# 17 Units

 17 Units
As soon as you’re dealing with real-world quantities, it’s inevitable that you’ll run into units. In the Wolfram Language, you can enter quantities with units using ctrl+=.
Enter a quantity of time in units of hours:
Quantity[2.6, "Hours"]
Quantity[2.6, "Hours"]
Press the check mark to accept the interpretation:
Quantity[2.6, "Hours"]
You can use InputForm to see how the Wolfram Language internally represents this.
Show the internal form of a quantity:
InputForm[Quantity[2.6, "Hours"]]

You can always enter quantities directly like this, or you can use ctrl+=, either for the whole thing, or just for the units.
The Wolfram Language knows about all the 10,000 or so common kinds of units. UnitConvert converts between them.
Convert from hours to minutes:
UnitConvert[Quantity[2.6, "Hours"], "Minutes"]

You can do arithmetic with quantities even if they have different units.
Add a length in feet to one in centimeters:
Quantity[7.5, "Feet"] + Quantity[14, "Centimeters"]

Divide one length by another:
Quantity[7.5, "Feet"]/Quantity[14, "Centimeters"]

Use dollars in a computation:
7.5*Quantity[3., "USDollars"] + 2.51*Quantity[8., "USDollars"]

Multiply a price per pound by a weight in kilograms:
Quantity[15, "USDollars"/"Pounds"]*Quantity[5.6, "Kilograms"]

You can convert between currencies. The Wolfram Language always knows the latest conversion rate.
CurrencyConvert[Quantity[100., "Euros"], Quantity[1, "USDollars"]]

Display a string rotated by 30 degrees:
Rotate["hello", 30 °]

If you leave off the Degree or °, the Wolfram Language will assume you’re talking about radians, which go from 0 to 2π (about 6.28) around a circle, rather than degrees, which go from 0 to 360.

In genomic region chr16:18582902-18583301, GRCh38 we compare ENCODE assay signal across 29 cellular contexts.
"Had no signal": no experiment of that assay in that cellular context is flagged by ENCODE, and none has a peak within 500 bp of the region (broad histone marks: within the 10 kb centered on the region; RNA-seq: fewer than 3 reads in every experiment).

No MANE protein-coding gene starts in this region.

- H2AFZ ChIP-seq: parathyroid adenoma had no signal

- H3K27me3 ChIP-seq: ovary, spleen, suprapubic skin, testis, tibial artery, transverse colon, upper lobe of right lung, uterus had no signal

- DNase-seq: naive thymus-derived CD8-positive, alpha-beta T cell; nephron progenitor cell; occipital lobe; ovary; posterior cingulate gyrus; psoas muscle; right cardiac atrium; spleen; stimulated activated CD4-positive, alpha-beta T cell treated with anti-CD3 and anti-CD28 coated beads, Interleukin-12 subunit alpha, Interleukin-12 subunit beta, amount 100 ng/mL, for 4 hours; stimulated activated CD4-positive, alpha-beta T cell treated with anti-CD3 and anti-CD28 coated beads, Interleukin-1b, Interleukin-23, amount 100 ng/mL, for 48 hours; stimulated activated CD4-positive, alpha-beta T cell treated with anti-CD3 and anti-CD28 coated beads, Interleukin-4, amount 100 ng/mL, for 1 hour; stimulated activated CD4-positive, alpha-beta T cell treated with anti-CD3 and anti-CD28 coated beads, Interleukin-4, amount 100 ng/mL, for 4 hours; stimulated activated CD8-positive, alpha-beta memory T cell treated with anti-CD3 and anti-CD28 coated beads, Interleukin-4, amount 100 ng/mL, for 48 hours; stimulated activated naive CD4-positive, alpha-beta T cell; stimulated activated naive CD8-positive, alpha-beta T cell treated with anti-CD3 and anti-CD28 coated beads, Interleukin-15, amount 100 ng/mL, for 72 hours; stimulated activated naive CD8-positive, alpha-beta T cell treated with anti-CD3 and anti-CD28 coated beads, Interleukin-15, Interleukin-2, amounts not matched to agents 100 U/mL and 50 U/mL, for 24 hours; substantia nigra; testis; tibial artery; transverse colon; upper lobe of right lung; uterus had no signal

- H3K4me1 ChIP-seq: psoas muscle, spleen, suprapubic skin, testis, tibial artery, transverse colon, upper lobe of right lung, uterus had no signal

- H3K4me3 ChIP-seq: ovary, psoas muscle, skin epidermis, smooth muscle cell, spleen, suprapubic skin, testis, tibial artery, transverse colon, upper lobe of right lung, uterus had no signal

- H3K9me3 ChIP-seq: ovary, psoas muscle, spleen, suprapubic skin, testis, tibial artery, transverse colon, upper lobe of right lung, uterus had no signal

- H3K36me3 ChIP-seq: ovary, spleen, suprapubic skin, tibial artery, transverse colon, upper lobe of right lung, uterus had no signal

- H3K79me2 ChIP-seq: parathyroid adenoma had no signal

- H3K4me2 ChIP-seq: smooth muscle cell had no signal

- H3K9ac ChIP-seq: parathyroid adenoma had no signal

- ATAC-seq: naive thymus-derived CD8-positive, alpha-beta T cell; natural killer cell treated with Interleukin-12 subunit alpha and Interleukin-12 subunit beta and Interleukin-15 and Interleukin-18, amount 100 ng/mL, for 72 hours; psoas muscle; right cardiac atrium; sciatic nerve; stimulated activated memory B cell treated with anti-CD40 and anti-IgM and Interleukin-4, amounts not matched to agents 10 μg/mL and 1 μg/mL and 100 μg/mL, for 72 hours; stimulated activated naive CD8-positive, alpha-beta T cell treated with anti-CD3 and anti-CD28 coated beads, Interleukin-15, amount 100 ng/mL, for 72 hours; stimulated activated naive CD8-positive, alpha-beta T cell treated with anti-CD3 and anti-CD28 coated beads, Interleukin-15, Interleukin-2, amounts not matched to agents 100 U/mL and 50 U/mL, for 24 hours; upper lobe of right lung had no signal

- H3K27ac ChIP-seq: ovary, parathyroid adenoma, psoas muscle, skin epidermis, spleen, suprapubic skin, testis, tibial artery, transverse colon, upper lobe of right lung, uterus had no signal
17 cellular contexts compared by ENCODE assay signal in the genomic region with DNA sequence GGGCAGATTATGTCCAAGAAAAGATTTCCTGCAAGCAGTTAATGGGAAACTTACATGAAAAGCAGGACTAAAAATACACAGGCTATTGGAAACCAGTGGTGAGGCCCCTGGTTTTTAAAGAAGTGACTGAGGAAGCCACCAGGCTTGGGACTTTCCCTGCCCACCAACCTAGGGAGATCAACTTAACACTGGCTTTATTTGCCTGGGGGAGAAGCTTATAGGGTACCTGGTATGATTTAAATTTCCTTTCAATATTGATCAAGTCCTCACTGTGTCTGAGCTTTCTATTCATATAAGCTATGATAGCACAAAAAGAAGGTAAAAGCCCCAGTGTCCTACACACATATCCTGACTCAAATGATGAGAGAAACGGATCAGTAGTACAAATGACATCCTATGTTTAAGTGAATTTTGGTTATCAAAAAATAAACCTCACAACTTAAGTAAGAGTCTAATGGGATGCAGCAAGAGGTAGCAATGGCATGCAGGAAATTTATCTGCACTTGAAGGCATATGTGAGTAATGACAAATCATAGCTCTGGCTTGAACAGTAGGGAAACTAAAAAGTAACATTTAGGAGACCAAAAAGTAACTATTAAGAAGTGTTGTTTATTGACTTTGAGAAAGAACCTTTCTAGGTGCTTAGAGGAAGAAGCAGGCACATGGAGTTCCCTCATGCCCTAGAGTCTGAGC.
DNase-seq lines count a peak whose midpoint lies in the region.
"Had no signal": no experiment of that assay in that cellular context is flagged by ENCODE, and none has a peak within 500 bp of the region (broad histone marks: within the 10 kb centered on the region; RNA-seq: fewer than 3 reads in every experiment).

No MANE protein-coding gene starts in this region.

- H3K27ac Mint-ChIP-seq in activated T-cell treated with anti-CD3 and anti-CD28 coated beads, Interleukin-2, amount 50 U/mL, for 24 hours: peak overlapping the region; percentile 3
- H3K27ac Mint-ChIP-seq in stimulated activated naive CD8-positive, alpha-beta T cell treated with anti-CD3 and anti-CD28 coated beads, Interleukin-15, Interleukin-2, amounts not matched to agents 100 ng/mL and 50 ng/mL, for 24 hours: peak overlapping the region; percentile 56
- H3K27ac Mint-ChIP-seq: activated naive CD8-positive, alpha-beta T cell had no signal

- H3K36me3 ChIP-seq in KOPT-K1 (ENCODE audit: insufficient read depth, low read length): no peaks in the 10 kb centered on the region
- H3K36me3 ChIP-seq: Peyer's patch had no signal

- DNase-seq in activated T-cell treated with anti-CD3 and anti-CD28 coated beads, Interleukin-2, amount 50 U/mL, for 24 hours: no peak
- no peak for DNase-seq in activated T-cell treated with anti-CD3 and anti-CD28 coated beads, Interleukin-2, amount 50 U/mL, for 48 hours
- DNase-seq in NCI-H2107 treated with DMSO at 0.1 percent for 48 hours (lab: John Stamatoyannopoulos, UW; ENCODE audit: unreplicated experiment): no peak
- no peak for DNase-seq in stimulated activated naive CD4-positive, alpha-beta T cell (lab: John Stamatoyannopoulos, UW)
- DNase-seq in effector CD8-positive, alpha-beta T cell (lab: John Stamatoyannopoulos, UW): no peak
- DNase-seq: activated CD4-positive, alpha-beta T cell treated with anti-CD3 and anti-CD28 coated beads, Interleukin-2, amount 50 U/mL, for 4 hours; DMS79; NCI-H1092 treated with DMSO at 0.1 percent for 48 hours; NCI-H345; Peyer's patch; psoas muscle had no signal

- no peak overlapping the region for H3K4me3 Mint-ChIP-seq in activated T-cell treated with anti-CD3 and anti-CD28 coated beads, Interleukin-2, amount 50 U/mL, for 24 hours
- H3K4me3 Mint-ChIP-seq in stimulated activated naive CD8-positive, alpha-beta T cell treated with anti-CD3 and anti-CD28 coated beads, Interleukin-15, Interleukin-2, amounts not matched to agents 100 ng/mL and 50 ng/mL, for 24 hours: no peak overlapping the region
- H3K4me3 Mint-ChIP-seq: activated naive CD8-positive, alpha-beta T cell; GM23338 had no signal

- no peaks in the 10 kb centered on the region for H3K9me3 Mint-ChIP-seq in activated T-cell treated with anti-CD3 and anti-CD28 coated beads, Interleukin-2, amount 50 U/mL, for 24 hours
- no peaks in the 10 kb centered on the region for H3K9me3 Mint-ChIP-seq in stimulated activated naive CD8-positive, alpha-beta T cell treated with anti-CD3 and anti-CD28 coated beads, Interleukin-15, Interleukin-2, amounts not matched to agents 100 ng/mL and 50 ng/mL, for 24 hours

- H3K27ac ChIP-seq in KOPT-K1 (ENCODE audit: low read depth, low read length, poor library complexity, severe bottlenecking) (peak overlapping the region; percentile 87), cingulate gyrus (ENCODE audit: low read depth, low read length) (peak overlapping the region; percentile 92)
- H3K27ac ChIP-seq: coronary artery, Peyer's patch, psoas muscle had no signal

π/2 radians is equivalent to 90°:
Rotate["hello", Pi/2]

Make a list of rotations in degrees from 0 to 360:
Table[Rotate[n, n Degree], {n, 0, 360, 30}]

There’s lots to do with angles. For example, AnglePath gives the path you’d follow if you successively turned by a sequence of angles.
Start off horizontal, then turn three times by 80°:
Graphics[Line[AnglePath[{0 °, 80 °, 80 °, 80 °}]]]

Keep turning by 80° and you’ll eventually get back to where you started:
Graphics[Line[AnglePath[Table[80 °, 20]]]]

If you keep increasing the angle, you get an interesting pattern:
Graphics[Line[AnglePath[Table[n*5 °, {n, 200}]]]]

17.1Convert 4.5 lbs (pounds) to kilograms. »
Expected output:
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17.2Convert 60.25 mph to kilometers per hour. »
Expected output:
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17.3Find the height of the Eiffel Tower in miles. »
Expected output:
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17.4Find the height of Mount Everest divided by the height of the Eiffel Tower. »
Expected output:
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17.5Find the mass of the Earth divided by the mass of the Moon. »
Expected output:
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17.6Convert 2500 Japanese yen to US dollars. »
Sample expected output: